I will always remember the terrified face of a two-year old boy who received a very special toy for his birthday: an airplane big enough for him to sit in. Punching the buttons on the dashboard produced realistic, howling engine noise. The child screamed, held his ears and scrambled to get away. If the sound intensity was intolerable for adults who stood off to the side, towering 5 feet and more above the plane, one can only imagine what this must have been like for the child who was just about at ear-level with the ruckus. (Dad finally disabled the sound effects!)
With the Holidays around the corner, the search is on once more for just the right presents for children and grand-children – presents that will be make an impression, that are popular, interactive or that are considered educational. Unfortunately, many toys on the market can be dangerously loud. Maybe this is the year for adults to pay close attention to the noise factor when it comes to gifts for children, especially small children.
Up until 2009 manufacturers were not held to any specific sound-pressure guidelines for toys. Nowadays they must adhere to standards set by the American Society of Testing and Materials (ASTM), which call for a maximum of 85 dB – the cut-off for ear safety– at 1.5 feet (50 centimeters) from the surface of the toy. For small kids this is actually quite a distance as they tend to get a lot closer to the noise source. They play on the floor among their toys and right next to them. With short little arms, they like to bring them up close to their face and ears, which as far as sound is concerned, is an immediate danger zone.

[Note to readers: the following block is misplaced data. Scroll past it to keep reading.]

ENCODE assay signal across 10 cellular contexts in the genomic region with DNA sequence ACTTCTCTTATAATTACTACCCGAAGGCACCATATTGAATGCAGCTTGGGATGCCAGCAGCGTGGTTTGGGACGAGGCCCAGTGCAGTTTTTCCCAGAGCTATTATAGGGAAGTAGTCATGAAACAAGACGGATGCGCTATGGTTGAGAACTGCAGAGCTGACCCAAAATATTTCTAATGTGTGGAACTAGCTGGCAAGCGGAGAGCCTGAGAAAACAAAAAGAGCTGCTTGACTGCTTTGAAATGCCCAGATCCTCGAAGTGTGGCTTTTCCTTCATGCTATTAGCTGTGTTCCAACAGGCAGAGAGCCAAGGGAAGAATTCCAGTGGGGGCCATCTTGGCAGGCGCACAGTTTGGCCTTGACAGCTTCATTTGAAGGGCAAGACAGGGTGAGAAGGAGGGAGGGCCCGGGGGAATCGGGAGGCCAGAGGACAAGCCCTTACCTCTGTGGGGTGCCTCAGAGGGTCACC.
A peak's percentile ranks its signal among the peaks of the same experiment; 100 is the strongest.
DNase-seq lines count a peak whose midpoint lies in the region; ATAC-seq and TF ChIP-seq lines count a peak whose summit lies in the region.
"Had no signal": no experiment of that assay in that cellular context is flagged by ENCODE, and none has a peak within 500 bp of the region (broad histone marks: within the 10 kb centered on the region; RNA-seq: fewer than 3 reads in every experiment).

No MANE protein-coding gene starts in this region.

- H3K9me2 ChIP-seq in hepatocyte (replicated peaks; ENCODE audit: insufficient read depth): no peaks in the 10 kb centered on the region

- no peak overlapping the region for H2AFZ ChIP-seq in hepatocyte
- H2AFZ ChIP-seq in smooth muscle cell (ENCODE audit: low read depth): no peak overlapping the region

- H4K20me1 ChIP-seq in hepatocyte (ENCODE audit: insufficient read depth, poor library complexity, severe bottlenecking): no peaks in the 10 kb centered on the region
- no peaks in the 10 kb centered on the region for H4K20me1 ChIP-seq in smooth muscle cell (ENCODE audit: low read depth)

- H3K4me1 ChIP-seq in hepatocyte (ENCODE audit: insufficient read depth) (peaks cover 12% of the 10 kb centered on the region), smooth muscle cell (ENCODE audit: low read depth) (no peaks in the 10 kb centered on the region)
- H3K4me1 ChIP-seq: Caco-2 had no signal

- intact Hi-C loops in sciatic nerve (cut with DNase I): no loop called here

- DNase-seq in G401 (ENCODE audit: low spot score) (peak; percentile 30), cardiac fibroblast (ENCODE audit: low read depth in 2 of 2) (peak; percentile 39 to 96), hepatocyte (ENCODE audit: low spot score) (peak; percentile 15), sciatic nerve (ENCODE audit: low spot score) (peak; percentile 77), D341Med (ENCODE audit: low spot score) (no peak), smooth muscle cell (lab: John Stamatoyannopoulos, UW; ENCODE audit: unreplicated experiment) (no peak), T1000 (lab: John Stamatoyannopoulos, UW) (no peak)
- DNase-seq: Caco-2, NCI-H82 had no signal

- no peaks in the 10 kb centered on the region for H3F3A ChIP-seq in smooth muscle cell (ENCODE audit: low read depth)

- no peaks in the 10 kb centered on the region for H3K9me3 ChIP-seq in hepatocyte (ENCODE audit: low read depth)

It is known that prolonged and repeated exposures to excessively loud sounds lead to hearing loss, and in children hearing loss of any degree and of any type takes a toll on speech/language development and learning ability. Because nobody intentionally wants to contribute to a child’s hearing loss, it is important to get toy-smart:
If a toy produces sound, listen to it in the store. If it is too loud for you, it will be too loud for the kids. Check if the package label mentions sound levels at all. Inquire if the store has more extended information or if a sound level reading can be taken? Toy stores should start thinking about offering this increasingly necessary service.
Extreme caution is advised if a toy’s noise potential is advertised as fun or if it is the major feature of the product. Expressions such as blasting, screaming or “realistic sound effects” should raise immediate red flag. If the toy turns out to be a danger to pristine, young ears, return it; disconnect the speaker or do not put batteries in the toy.
So, how noisy are some of the playthings on the shelves? For the last 14 years the Sight & Hearing Association has published its annual “Noisy Toys” list. The products are tested in a sound-proof chamber in order to obtain accurate measurements at ear-level, or at 0 inches, and at 10 inches, which is considered arm’s length. Noisy toys can also be reported to the Association.
Click below for the 2012 Sight & Hearing Association Statement
The 2012 Noisy Toys List can be found here
Sight & Hearing Association statement and Noisy Toys List for 2011